Children experiencing this kind of abuse will become confused, sad, and angry. They will feel torn between their homes, and may even feel as though they are supposed to take sides. This kind of dynamic is extremely destructive to a child. If you’re engaging in it, you’re abusing that child–maybe without even realizing it. But once you realize what you’re doing and the effect it has on the child, if you continue, you’re willfully abusing that kid. Your personal dislike of a person, if it does not stem from egregious acts like extreme violence, is not an excuse for withholding time with her kids. You are engaging in child abuse.
Teaching Children Hate-Speech
Children are naturally loving beings. Yes, they are also naturally selfish beings. Siblings squabble. Toddlers snatch toys. Kids say mean things to their parents and each other, but truly hateful behavior is learned.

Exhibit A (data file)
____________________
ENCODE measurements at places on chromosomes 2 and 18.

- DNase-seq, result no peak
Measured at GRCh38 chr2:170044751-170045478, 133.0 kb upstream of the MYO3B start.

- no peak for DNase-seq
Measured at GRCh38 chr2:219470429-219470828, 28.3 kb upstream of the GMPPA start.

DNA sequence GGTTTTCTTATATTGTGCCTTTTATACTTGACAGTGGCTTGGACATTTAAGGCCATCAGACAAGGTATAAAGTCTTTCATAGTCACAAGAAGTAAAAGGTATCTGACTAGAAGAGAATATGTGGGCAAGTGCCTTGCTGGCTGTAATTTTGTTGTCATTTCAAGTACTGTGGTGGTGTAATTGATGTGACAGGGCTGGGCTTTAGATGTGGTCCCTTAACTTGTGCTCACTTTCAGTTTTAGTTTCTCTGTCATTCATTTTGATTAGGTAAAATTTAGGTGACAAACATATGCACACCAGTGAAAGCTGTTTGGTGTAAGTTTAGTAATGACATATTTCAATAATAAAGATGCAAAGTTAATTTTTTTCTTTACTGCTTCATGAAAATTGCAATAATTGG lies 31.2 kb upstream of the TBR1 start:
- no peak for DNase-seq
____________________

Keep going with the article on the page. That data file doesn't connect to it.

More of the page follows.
Hate is a toxic emotion. It eats away inside of you. When that hatred is justified–if someone sexually assaults you, for example–it is still a self-destructive emotion. When that hatred isn’t justified–like hatred which is directed at a group of people for a senseless reason–it can change who you are as a person, warp your perception of people and society, and rob you of valuable friendships and experiences with people from that group.
Teaching hate speech and hateful thoughts to a child is, in my opinion, a form of child abuse. It doesn’t even have to be done intentionally. You don’t have to get your kid a white power birthday cake to damage his perceptions of the world. Children mimic the people around them. Making snide comments about queer people will lead your child to adopt those views. Even if you’re “just joking” about black people, you’re teaching racism to your child. Hate speech is insidious, and even moreso for children who are still trying to figure out the world.